Perspective CARITAS

The world around us is swirling. I turn on the news and listen to a radio and it appears that things are spinning out of control. This onslaught of energy can very easily create a lens of frenetic reactionary thinking.

This week I was privileged to participate in CARITAS (Churches Around Richmond Involved To Assure Shelter) and after spending the night with them Monday night followed by dinner each following evening, I was blessed with a fresh perspective. Most of these folks are headed out to jobs and live with uncertaintly every day. They have made a series of poor decisions which in aggregate pushed them past the tipping point into a crisis condition requiring help. I was proud to be able to help them and I have made some new friends in Sarah, Fontella, Margee, Tracy, and Jamie. It is doubtful, that I will see them again in the future after tonight, but they have left an indelible mark on my perspective.

Each of us needs to maintain perspective in our families, jobs and lives overall. Our success is dependant on our judgement and consistency of our decisions. It is the hundreds of small ones that matter, rather than the occasional "famous" ones. We all make mistakes and should be accepting of others' mistakes up to a point.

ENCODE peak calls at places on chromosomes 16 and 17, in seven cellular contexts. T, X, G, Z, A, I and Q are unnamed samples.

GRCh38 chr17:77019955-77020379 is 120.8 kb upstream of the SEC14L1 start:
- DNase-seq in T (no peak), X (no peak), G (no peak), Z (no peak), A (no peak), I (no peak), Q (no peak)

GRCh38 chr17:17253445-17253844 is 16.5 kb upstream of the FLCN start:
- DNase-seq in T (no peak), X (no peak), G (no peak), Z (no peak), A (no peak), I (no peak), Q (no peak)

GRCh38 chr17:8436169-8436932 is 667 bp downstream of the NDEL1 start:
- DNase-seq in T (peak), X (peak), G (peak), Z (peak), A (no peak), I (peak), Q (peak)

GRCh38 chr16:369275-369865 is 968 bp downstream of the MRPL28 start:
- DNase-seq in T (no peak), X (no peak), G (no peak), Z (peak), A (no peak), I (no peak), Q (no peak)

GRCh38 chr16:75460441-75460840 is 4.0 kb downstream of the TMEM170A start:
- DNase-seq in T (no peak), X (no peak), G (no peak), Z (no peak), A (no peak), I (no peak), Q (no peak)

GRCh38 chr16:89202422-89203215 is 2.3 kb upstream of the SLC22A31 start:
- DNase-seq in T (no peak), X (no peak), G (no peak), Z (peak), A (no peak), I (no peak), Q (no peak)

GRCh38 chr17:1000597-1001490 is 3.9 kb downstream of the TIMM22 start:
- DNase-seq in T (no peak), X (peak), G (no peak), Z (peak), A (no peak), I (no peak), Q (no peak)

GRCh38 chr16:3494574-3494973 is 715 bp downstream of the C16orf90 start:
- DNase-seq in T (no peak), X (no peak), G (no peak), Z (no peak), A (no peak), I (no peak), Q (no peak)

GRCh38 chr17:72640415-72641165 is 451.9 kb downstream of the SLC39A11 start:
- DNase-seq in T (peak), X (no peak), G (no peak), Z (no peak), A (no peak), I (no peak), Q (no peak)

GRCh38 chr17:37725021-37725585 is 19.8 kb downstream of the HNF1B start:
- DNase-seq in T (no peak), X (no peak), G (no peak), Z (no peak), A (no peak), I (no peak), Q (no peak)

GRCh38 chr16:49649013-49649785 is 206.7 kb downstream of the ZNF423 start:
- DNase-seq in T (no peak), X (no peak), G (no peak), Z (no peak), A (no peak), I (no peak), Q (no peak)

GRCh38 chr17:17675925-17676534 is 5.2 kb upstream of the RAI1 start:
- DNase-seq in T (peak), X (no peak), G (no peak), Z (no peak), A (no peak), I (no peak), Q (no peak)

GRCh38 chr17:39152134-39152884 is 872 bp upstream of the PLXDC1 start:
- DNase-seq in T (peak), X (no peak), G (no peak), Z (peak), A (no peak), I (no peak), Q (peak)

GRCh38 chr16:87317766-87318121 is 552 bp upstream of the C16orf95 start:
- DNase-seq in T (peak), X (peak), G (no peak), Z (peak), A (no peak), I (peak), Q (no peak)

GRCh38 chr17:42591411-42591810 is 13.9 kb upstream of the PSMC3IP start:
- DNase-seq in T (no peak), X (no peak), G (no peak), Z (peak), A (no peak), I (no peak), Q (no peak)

I often use the term that I am extremely nice right up to the point where I am not. I think that applies for us in life and in our jobs. We need to seek the friendly perspective but we must ultimately be accountable for our results and sometimes be "not so nice" to ourselves. We are paid to get the job done either as performers or managers and we are empowered to make a difference if we choose to do so. We must throw of the victim mentality and embrace the problem solving approach. one task, one hour, one day at a time...

Trust me, "problems are like laundry," to quote a new friend..." there will always be more of it/them."

We must recognize narrow thinking, and an onslaught of negative messaging and guard against it. We must seek a proactive enabling perspective in our methods, principles and this will ultimately translate into results. If we take the time to care about our colleagues it does make a difference. Caring is about actions though, not just talking or thought.

What have you done lately as a random act of kindness? When did you cut someone some slack just because it felt right? Are you maintaining perspective in your approach to your staff, your family, your friends?

There is no right answer to this sort of thought process, and it is healthy to maintain that perspective even as you read.

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